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NEWS - ASEAN-Wide Military Links to

ASEAN-Wide Military Links to Offset China Expert

               By Rene Pastor 

               SINGAPORE, Nov 20 (Reuters) - ASEAN countries
               should set up formal links between their armed
               forces so ASEAN can serve as an effective
               counterweight to China, an Indonesian security
               expert said on Thursday. 

               Dewi Fortuna Anwar, of the Centre for Political and
               Regional Studies, said in a paper at a roundtable on
               the expansion of ASEAN it was time to consider a
               region-wide security forum where all nine members
               of the group can take part in joint military exercises.

               Anwar, who is head of regional and international
               affairs at the centre, told reporters formal ties
               linking the military establishments of all ASEAN
               countries ``will go a long way to reducing existing
               divisions'' among members. 

               Asked if this would be seen as an attempt by
               ASEAN to develop an effective counterweight to
               China, she said: ``Why not? We want to
               counterbalance the influence of China.'' 

               Establishment of an ASEAN-wide security structure
               will improve the ability of military forces in the
               region to work together as a collective unit even
               though the region is still not ``able to stand up to
               China,'' she said. 

               ``But at least it could make it harder for China or
               Japan or the United States to divide and rule
               ASEAN and to push it around,'' Anwar added. 

               Members of ASEAN have outstanding territorial
               disputes with China over ownership of the Spratly
               islands, which security experts have said could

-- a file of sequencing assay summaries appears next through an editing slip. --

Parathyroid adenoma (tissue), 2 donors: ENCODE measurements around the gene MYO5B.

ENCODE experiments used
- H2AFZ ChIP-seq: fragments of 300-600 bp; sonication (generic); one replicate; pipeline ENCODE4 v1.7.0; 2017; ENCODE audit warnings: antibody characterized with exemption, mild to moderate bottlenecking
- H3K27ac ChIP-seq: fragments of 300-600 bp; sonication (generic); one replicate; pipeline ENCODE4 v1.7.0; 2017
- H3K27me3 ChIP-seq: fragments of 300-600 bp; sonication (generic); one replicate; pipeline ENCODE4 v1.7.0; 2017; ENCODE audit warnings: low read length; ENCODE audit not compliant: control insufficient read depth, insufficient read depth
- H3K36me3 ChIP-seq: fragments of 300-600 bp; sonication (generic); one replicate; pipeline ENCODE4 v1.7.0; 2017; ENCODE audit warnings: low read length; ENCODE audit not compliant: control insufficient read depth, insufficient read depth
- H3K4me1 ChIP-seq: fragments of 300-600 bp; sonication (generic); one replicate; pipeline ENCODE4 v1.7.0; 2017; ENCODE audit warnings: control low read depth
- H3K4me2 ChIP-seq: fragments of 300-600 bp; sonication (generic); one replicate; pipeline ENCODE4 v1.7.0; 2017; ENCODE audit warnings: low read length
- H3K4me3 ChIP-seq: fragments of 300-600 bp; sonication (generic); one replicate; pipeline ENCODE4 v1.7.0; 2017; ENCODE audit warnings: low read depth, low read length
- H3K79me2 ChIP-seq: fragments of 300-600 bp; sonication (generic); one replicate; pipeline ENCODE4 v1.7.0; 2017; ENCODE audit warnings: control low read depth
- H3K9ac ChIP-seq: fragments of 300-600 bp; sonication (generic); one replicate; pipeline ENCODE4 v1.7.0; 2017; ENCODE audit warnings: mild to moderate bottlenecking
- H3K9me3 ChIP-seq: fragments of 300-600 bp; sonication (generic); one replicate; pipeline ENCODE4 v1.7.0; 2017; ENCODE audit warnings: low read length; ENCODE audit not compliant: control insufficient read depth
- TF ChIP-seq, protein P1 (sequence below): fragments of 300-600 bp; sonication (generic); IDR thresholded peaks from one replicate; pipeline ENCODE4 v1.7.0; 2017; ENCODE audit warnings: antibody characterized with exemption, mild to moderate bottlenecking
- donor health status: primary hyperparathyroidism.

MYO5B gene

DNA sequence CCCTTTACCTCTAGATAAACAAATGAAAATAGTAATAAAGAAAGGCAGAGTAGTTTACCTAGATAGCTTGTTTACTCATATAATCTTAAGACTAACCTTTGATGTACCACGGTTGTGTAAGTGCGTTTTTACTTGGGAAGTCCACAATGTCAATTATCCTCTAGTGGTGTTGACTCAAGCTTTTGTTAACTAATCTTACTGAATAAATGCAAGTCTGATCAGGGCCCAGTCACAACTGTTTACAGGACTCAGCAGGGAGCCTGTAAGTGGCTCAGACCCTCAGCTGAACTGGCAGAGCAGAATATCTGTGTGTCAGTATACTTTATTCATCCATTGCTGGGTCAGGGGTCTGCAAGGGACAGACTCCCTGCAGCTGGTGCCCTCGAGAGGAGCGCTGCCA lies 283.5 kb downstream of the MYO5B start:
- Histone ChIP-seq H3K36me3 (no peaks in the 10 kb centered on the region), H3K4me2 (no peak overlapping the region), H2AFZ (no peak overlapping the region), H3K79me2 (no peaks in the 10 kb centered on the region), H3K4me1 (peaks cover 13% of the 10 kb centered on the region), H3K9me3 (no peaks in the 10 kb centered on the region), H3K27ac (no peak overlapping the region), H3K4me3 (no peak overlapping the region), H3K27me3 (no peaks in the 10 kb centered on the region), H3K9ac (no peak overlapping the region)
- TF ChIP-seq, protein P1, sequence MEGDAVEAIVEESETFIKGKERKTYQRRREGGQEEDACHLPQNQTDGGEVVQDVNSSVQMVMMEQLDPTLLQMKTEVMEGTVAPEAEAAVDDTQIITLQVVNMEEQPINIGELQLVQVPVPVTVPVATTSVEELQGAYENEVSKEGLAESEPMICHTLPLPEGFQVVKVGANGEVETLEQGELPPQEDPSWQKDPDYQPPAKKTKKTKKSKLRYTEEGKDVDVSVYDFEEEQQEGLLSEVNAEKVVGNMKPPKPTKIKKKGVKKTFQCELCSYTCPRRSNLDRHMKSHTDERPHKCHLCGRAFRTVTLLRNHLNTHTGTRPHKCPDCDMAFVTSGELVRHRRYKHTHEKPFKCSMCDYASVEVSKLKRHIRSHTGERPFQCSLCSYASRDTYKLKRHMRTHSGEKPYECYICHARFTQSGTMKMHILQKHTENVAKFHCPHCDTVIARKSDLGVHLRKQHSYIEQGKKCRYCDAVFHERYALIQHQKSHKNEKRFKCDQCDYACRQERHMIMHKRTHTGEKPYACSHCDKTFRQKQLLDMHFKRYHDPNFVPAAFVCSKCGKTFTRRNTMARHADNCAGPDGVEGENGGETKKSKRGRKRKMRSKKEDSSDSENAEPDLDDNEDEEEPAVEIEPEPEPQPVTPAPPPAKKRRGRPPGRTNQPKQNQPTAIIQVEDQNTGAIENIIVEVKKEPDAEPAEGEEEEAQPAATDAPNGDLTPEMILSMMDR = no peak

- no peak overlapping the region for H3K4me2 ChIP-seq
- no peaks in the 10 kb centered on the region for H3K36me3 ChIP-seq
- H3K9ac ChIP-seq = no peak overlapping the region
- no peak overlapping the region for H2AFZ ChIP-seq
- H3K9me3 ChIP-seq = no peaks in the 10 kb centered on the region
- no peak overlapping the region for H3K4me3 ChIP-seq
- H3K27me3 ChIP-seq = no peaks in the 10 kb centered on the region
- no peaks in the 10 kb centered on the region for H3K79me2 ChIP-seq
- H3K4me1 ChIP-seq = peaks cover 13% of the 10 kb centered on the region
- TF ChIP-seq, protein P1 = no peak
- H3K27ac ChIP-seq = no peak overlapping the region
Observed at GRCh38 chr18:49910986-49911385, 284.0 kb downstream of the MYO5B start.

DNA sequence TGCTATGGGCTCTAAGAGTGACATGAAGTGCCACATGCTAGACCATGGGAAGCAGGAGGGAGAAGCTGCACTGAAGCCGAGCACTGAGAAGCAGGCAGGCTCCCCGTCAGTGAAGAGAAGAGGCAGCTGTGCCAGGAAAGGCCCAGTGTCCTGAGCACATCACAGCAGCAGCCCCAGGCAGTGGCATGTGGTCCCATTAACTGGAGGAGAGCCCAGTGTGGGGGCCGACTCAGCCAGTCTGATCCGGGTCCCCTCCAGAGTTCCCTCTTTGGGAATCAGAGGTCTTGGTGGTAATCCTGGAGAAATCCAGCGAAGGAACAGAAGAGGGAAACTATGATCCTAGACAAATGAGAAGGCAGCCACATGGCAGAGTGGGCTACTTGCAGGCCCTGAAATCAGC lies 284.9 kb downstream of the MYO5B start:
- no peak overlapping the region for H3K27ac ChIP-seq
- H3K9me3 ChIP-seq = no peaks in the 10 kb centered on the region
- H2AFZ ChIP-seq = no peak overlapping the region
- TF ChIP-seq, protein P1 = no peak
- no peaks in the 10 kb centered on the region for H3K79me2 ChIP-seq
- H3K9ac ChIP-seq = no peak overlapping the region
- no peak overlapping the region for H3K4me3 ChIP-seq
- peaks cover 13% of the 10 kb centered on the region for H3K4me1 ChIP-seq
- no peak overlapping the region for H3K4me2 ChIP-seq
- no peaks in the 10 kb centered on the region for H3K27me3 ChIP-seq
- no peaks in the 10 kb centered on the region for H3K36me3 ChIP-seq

become one of the flashpoints for conflict in the

               The potentially oil-rich cluster of islands and coral
               reefs in the South China sea are claimed in whole
               or in part by ASEAN members Brunei, Malaysia, the
               Philippines and Vietnam. 

               Under current arrangements, there is no
               ASEAN-wide security arrangement. Most countries
               conduct bilateral or trilateral military exercises with
               one another. 

               At the moment, military officers only attend the
               ASEAN Regional Forum (ARF) but do not take part
               in other activities of the group. 

               ``Why don't we also bring military people into our
               ASEAN discussions?'' she said. ``Close
               cooperation among military personnel is the most
               effective way to remove mutual suspicions and
               promote transparency,'' the expert added in her

               Anwar said it would take much time and resources
               to create security arrangements to cover all nine
               members of the Association of South East Asian
               Nations (ASEAN). 

               ASEAN links Brunei, Burma, Indonesia, Malaysia,
               Laos, the Philippines, Singapore, Thailand and